Share with us a defining Brooklyn experience, good, bad, or in between.
One time on the Q train, I sat next to a man with a pet parrot. The next day, on that same train, someone was being obliviously obnoxious in our car and everyone looked severely annoyed. I sort of rolled my eyes, which caught the attention of the woman sitting across from me and we both laughed. That was nice.
What does a poetry community mean to you? Have you found that here? Why or why not?
A poetry community means everything to me. Without it, I would feel like I was writing into a vacuum and to me, that’s not what poetry is about at all. Instead, it’s about connection and the ability to live, at least for a moment, in someone else’s strange and beautiful mind. I am finding a poetry community slowly, but I guess that’s how most communities are built. I’m really appreciative of all of the poets and writers I’ve met in New York and the support we’ve been able to give each other.
Tell us about some Brooklyn poets who have been important to you.
One would definitely be Jason Koo. A friend brought me to my first Brooklyn Poets reading back in January, I believe, and seeing the community that Jason has built inspired me to write seriously again.
Simone Kearney and Emily Skillings, because their workshop, the Naysayers, really sparked some fantastic discussions about poetry, writing, able-ness and art.
I also admire Ocean Vuong, Tommy Pico, Morgan Parker, Camille Rankine and Ben Lerner, among other Brooklyn poets I hope to read some day. And of course, Walt Whitman—his Collected Poems was the first poetry book I ever bought.
Who were your poetry mentors and how did they influence you?
My first poetry mentor was Lauren Shapiro, my professor at Carnegie Mellon who taught me almost everything I know about poetry today. She was also the one who really encouraged me to pursue writing and has really believed in me from the start.
Tell us about the last book(s) and/or poem(s) that stood out to you and why.
The last book I read was House A by Jennifer S. Cheng, which really blew me away emotionally and intellectually. I wanted to read it in one sitting, but it was quite painful at times, in the most beautiful way.
What are some books or poems you’ve been meaning to read for years and still haven’t gotten to?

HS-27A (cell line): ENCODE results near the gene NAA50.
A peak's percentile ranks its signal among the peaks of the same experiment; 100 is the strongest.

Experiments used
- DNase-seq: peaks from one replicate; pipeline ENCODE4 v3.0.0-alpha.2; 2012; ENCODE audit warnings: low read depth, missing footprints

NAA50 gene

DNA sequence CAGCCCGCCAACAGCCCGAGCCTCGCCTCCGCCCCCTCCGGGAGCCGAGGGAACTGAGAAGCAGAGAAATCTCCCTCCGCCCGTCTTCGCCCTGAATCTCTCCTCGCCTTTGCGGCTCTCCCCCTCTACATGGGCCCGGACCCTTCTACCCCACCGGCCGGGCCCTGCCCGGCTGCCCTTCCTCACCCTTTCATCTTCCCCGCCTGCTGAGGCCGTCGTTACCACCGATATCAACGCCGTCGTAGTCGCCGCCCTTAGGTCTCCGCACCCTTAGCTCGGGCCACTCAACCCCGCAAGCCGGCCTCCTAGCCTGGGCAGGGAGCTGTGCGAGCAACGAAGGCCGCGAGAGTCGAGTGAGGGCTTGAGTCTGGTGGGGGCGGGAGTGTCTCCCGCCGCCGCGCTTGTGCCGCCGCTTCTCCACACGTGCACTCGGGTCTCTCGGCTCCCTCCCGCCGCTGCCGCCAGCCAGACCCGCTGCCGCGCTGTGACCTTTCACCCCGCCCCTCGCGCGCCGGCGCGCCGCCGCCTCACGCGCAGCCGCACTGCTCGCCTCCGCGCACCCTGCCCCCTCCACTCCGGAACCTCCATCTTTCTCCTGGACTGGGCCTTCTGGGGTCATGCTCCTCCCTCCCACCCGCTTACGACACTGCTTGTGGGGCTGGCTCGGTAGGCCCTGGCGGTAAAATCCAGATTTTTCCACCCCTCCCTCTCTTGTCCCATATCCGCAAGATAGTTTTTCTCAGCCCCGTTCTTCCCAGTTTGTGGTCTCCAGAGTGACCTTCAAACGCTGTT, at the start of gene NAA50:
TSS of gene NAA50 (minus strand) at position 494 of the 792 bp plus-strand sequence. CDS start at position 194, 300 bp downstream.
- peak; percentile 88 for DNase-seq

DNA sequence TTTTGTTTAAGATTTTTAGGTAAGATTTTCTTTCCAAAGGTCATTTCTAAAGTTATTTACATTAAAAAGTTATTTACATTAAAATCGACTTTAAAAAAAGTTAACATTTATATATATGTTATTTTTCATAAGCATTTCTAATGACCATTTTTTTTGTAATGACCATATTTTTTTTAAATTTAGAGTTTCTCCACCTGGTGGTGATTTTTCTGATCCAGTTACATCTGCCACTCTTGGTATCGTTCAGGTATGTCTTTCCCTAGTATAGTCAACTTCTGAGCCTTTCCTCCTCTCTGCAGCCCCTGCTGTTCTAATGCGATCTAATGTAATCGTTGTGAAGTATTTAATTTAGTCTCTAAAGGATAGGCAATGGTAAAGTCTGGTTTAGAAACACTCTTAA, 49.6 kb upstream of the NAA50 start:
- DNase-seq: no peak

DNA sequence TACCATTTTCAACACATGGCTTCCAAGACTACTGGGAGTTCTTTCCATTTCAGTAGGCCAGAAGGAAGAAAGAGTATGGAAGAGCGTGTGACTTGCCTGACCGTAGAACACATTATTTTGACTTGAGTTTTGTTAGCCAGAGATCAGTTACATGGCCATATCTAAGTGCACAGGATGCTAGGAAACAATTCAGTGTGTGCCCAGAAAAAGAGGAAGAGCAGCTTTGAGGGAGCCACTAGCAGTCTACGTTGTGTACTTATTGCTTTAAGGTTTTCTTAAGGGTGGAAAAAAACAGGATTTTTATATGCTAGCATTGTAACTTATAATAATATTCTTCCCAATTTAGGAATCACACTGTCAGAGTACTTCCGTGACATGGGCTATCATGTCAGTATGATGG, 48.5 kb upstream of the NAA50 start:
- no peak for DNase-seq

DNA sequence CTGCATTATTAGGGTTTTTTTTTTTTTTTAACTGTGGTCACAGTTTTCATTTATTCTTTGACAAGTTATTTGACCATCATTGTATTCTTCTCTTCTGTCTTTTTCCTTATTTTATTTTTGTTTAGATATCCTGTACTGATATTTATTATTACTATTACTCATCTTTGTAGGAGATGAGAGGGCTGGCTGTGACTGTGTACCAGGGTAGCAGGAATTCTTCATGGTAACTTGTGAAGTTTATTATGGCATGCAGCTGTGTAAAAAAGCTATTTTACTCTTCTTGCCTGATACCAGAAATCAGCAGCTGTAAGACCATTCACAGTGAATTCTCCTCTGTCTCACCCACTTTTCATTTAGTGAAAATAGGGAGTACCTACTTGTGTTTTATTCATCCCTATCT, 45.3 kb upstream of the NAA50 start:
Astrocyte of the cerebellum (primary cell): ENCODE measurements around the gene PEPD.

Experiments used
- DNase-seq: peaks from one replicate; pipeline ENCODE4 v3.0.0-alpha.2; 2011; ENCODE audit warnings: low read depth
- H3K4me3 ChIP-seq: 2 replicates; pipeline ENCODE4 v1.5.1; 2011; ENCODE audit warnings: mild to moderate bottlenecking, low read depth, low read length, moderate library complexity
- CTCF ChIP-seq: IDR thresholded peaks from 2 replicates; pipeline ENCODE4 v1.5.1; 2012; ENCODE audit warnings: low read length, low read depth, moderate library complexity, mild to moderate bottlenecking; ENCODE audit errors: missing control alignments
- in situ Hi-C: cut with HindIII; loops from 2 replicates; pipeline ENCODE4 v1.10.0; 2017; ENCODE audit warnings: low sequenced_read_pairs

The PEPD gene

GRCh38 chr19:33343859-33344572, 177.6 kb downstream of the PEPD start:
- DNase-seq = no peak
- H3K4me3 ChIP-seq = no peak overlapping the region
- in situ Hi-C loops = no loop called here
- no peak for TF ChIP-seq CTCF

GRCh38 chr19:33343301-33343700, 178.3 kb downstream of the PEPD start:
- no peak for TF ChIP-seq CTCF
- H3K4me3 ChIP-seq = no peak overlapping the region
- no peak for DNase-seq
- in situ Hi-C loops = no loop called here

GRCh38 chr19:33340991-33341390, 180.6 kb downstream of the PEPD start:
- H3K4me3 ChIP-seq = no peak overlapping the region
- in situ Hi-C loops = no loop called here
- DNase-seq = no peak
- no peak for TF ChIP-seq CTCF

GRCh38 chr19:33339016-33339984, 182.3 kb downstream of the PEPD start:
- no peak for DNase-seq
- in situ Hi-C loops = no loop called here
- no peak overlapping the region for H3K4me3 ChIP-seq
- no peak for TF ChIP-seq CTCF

The Collected Poems of Ai—I’ve really been meaning to read that. I’ve also been meaning to read many of the classics, and the one that comes to mind is Slaughterhouse-Five by Kurt Vonnegut.
Describe your reading process. Do you read one book at a time, cover to cover, or dip in and out of multiple books? Do you plan out your reading in advance or discover your next read at random? Do you prefer physical books or digital texts? Are you a note-taker?
I have tried reading multiple books at once, but in the end, I always end up putting one aside and finishing the one that I like more. And then the one that gets pushed aside more often than not never gets finished. So, I mostly stick to reading one book at a time. To be honest, I actually have a hard time finishing books, but I also believe that books can serve their purpose even if they are not finished.
As for habits, I hate writing in books but I also love underlining. So, I compromise by using a 2H pencil.
What’s one thing you’d like to try in a poem or sequence of poems that you haven’t tried before?
I’ve been trying to write a happy poem …
Where are some places you like to read and write (besides home, assuming you like to be there)?
I love to read and write in public spaces like libraries, parks and coffee shops. I also have an affinity for reading and writing in art museums—like the café at the Met Breuer, the sculpture garden at MoMA, the steps outside of the Brooklyn Museum, and so on.
What are some Brooklyn spaces you love? Why?
Brooklyn Public Library because it feels like a second home to me.
Maria Hernandez Park because that’s where I learned to love running.
Prospect Park—because who the hell doesn’t love it?
And BAMcinématek for the times it has provided me with A/C (and good cinema).
Fill in the blanks in these lines by Whitman:
I celebrate with a dance of palms,
And what I give you do not have to take,
For every dance that embraces me as good a dance for you.
Maybe someday I’ll know.